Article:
She woke up to find two large yellow eyes staring at her. Chatura stifled a scream as she took in the body on which the eyes were. It was Sher Khan. He sat right in front of the tree, his tail swishing, licking his lips and staring unblinking at the old woman. He had not eaten in a few days and he was hungry. “This old woman would have to do for now”, he thought.

Meanwhile, Chatura was gathering her wits and thinking hard. She could see that Sher Khan was hungry. But she was also determined not to be his lunch that day. Trying very hard to sound calm she greeted him aloud, “Good morning Sher Khan. How are you today?”

To be continued as soon as I figure out Chatura's escape plan...


  1. Hope your li'l boy is well now.
    Simple stirfry with added crunch and the natural sweetness of the pumpkins are a must try.
    Looking forward to the naani from buddu to reach dhimag.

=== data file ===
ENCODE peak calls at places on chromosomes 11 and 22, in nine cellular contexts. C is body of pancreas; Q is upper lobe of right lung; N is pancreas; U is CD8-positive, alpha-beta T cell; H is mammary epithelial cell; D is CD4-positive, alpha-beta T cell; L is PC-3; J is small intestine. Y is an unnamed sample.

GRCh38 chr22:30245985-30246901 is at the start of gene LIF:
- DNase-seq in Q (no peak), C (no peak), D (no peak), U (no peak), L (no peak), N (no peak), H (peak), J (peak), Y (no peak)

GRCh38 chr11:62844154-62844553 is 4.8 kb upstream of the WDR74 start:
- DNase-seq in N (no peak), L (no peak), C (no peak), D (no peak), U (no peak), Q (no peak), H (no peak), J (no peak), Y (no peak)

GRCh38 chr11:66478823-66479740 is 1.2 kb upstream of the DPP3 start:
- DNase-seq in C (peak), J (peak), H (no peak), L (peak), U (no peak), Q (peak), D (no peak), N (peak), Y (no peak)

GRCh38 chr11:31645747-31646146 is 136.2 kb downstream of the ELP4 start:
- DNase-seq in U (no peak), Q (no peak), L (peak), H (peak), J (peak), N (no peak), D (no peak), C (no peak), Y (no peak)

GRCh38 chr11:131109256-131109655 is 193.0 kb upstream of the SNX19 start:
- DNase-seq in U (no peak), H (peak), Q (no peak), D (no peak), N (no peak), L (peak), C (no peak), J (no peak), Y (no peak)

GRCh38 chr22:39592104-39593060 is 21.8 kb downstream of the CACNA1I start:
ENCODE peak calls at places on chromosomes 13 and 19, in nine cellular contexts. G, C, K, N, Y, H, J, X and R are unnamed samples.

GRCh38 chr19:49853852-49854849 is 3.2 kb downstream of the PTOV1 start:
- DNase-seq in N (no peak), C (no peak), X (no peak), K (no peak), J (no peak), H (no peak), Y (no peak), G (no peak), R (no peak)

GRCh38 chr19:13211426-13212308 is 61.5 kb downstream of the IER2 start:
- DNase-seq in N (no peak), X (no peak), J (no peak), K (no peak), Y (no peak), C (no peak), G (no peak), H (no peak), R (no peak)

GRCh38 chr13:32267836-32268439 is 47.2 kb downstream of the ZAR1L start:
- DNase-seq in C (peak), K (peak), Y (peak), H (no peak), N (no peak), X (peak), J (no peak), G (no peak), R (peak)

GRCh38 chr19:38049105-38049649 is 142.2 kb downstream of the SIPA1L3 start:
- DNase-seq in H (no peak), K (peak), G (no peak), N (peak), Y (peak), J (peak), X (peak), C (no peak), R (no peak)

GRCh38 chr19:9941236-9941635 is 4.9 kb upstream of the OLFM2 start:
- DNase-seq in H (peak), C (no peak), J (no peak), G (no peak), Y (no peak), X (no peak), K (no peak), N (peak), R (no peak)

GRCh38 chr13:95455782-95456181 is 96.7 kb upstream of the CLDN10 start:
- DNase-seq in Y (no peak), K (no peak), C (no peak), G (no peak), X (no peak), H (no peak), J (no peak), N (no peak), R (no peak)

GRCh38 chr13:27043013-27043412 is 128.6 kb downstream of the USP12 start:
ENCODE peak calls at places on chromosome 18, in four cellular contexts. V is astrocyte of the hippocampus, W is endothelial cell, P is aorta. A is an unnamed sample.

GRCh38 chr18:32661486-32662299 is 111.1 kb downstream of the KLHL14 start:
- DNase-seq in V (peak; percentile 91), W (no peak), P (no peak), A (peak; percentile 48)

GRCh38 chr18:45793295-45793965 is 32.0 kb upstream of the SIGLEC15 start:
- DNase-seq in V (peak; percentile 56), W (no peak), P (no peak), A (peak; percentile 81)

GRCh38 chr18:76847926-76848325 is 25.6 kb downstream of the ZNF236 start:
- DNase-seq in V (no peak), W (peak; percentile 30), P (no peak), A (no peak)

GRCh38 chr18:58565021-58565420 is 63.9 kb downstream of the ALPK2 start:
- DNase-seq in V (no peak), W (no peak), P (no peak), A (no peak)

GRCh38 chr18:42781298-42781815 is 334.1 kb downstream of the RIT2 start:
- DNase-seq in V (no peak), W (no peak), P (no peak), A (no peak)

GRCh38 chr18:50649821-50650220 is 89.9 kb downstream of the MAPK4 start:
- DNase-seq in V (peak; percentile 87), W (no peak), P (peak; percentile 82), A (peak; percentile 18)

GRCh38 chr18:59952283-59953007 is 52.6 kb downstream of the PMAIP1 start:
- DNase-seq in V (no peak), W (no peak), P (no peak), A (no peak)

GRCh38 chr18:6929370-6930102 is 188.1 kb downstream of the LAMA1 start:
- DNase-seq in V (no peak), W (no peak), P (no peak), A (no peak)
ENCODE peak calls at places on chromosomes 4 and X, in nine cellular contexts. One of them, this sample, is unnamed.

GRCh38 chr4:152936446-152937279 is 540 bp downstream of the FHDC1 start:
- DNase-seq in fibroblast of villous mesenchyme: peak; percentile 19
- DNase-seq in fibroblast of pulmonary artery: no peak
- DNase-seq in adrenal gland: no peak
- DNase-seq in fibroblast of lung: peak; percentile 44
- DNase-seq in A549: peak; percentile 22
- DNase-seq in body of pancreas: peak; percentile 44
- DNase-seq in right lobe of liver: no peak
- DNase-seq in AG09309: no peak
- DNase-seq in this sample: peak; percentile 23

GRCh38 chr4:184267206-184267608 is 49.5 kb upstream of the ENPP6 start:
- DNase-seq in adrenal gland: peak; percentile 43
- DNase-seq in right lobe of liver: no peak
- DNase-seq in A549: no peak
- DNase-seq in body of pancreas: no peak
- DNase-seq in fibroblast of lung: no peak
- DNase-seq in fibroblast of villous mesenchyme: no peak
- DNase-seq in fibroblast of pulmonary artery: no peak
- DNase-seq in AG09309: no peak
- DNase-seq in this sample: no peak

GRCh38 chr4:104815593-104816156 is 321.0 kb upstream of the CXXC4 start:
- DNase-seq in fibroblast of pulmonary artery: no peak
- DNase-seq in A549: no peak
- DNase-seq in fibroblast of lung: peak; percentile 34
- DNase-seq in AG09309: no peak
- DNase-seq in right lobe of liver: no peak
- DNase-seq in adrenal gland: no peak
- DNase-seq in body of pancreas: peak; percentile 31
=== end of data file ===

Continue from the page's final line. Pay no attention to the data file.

2. Thanks Lata. He is doing good now. Back to school for him from tomorrow. :-)
    Here is a little secret. Naani will reach Dhimag safely. It is the journey back that will be perilious for her. :-)

  3. Oh no, I missed the MLLA date:(
    So many things happening !
    Hope your little one is better now.

    I make Bhoplyachi bhaji, with a variation, gravy, chinch-gool, rest of theingredients are same ( tilkut/ sesame powder optional)
    I will tr this dry version next.

    1. Manasi,

      You can still send in the MLLA entry. I am very flexible on the issue.
      Your bhoplyachi bhaji sounds interesting. Do you have it on your blog? I would like to check it out.

    2. Thanks Jaya, will have something in a day or two!
      I have bhoplyachi rassa bhaji on the blog,